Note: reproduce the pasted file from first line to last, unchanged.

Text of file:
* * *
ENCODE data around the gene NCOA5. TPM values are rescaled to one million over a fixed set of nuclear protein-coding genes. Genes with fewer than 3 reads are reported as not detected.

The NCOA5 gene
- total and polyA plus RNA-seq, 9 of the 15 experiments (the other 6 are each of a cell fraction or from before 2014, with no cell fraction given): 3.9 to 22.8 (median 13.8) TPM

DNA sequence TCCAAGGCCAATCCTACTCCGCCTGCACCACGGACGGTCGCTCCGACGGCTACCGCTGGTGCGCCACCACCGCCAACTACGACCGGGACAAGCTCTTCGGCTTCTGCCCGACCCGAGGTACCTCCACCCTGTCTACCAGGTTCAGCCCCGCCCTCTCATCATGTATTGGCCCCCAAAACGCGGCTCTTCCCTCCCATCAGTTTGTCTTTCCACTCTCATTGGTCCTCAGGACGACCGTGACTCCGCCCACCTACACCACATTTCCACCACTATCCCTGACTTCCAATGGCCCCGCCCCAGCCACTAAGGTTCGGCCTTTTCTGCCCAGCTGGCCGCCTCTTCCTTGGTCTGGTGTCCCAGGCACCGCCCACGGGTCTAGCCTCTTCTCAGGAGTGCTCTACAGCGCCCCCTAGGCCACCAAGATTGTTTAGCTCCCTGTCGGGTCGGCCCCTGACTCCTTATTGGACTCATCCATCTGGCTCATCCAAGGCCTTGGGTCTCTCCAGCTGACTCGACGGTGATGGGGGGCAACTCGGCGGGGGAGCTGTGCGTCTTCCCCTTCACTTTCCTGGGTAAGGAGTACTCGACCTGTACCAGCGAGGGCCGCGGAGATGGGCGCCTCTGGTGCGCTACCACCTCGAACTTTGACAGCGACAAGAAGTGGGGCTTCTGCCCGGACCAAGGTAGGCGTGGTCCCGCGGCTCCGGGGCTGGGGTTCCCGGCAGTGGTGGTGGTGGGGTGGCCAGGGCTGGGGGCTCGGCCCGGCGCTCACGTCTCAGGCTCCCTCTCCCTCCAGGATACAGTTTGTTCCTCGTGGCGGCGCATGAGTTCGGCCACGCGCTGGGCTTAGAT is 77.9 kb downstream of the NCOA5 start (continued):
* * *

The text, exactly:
ENCODE data around the gene NCOA5. TPM values are rescaled to one million over a fixed set of nuclear protein-coding genes. Genes with fewer than 3 reads are reported as not detected.

The NCOA5 gene
- total and polyA plus RNA-seq, 9 of the 15 experiments (the other 6 are each of a cell fraction or from before 2014, with no cell fraction given): 3.9 to 22.8 (median 13.8) TPM

DNA sequence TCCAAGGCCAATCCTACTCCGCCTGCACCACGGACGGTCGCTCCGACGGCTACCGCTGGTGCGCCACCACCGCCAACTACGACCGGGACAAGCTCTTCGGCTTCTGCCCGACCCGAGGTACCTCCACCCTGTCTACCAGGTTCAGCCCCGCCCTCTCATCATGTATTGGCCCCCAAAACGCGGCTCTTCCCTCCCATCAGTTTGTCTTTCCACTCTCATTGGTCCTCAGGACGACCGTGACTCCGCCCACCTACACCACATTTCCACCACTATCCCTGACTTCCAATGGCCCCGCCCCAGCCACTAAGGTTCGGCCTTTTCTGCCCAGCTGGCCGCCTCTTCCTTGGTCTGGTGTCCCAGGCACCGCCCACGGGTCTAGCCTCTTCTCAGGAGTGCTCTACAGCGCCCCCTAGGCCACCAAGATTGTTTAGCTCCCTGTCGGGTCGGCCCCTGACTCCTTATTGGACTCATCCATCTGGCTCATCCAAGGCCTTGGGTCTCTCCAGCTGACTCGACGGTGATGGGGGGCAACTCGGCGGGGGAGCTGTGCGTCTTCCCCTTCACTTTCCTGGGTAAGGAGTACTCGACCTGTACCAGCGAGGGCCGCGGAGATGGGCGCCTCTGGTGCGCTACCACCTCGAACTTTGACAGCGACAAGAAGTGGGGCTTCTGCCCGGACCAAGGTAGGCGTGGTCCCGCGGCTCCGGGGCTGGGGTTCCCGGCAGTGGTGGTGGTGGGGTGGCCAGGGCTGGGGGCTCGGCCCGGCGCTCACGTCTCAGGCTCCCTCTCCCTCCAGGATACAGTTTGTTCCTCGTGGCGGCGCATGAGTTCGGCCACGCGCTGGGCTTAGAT is 77.9 kb downstream of the NCOA5 start (continued):